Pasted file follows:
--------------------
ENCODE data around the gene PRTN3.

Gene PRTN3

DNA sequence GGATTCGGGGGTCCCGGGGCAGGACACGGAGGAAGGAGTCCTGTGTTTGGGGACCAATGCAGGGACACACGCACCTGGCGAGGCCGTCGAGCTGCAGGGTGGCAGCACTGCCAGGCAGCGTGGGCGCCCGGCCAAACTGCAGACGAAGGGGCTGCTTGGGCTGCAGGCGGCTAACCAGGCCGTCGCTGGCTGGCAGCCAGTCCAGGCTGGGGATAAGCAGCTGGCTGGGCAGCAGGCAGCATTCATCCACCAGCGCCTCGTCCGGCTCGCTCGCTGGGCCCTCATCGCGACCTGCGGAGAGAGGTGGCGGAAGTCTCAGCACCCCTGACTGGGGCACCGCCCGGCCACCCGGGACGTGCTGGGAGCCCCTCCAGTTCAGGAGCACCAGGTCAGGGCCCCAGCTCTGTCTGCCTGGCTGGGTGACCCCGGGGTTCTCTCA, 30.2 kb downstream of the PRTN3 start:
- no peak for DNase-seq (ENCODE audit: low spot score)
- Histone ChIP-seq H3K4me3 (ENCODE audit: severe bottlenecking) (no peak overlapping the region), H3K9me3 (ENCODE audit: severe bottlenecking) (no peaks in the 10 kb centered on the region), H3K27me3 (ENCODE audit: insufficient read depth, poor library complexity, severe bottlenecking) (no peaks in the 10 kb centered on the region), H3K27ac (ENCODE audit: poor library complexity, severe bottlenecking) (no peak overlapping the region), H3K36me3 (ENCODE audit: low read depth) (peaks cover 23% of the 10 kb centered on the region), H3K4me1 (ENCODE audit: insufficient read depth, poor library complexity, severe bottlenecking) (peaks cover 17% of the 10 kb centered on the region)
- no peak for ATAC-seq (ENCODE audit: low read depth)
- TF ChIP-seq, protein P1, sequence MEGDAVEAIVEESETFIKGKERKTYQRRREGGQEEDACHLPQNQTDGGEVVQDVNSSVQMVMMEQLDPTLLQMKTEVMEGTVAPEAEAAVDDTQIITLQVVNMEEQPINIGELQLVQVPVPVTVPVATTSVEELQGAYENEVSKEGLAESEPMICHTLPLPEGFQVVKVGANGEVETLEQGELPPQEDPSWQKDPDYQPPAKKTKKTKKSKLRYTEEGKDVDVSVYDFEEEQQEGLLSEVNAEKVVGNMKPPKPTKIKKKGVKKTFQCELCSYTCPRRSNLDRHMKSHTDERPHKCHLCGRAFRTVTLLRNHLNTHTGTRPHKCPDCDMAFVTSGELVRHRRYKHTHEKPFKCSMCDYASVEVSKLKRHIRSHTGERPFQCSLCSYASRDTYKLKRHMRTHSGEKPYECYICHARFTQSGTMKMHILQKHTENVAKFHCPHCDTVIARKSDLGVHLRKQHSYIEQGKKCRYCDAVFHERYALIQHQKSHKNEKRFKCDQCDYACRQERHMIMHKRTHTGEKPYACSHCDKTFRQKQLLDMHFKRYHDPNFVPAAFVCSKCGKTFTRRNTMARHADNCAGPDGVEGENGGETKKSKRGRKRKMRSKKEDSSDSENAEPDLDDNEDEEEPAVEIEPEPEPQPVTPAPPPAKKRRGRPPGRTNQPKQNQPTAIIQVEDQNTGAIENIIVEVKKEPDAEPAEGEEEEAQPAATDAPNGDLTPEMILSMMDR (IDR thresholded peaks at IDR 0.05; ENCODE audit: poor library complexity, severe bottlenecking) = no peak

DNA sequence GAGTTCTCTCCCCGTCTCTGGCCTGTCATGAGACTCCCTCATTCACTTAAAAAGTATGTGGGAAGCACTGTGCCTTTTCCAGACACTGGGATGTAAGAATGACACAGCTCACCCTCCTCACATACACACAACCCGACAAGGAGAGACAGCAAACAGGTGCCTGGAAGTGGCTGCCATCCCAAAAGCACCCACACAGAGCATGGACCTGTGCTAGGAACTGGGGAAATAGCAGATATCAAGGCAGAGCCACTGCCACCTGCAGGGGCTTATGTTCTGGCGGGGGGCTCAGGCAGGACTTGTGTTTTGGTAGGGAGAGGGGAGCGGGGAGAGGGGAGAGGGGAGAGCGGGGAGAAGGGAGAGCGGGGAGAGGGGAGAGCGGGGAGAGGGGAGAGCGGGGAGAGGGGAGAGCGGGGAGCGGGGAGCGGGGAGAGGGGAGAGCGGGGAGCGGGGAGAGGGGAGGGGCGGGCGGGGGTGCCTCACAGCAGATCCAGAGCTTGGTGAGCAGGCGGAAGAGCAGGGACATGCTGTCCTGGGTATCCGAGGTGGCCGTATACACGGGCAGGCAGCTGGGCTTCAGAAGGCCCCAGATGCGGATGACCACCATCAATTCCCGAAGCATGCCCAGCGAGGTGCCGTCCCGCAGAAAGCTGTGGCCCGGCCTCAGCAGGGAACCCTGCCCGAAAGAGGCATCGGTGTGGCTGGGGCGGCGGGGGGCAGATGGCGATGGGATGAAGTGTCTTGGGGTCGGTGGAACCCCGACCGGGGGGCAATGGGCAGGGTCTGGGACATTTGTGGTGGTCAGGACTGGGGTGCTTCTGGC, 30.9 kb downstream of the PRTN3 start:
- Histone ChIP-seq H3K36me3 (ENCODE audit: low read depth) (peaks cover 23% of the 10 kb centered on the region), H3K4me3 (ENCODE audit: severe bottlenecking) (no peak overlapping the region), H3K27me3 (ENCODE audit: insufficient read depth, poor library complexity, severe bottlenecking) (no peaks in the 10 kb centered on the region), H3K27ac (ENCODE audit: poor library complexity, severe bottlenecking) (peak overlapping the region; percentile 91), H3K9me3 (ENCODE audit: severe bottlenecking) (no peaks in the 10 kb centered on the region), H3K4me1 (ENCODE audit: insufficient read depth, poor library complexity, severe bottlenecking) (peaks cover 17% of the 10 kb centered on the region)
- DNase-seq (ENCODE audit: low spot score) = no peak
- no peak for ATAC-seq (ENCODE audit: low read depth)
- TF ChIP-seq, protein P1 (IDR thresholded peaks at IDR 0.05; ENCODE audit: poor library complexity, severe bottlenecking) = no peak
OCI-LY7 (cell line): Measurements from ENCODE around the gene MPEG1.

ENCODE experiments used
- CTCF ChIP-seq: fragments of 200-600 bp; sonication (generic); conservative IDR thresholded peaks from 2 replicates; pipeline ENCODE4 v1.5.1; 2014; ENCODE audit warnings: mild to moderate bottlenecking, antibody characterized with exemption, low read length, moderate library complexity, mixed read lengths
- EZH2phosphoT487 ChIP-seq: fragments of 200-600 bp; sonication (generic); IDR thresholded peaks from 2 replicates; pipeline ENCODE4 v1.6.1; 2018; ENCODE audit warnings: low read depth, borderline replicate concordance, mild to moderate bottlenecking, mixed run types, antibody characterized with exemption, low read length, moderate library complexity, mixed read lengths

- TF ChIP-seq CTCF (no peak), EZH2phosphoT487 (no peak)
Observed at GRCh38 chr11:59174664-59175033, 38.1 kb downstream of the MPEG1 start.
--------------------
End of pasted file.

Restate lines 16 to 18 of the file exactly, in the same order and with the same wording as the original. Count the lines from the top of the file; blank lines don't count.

- EZH2phosphoT487 ChIP-seq: fragments of 200-600 bp; sonication (generic); IDR thresholded peaks from 2 replicates; pipeline ENCODE4 v1.6.1; 2018; ENCODE audit warnings: low read depth, borderline replicate concordance, mild to moderate bottlenecking, mixed run types, antibody characterized with exemption, low read length, moderate library complexity, mixed read lengths

- TF ChIP-seq CTCF (no peak), EZH2phosphoT487 (no peak)
Observed at GRCh38 chr11:59174664-59175033, 38.1 kb downstream of the MPEG1 start.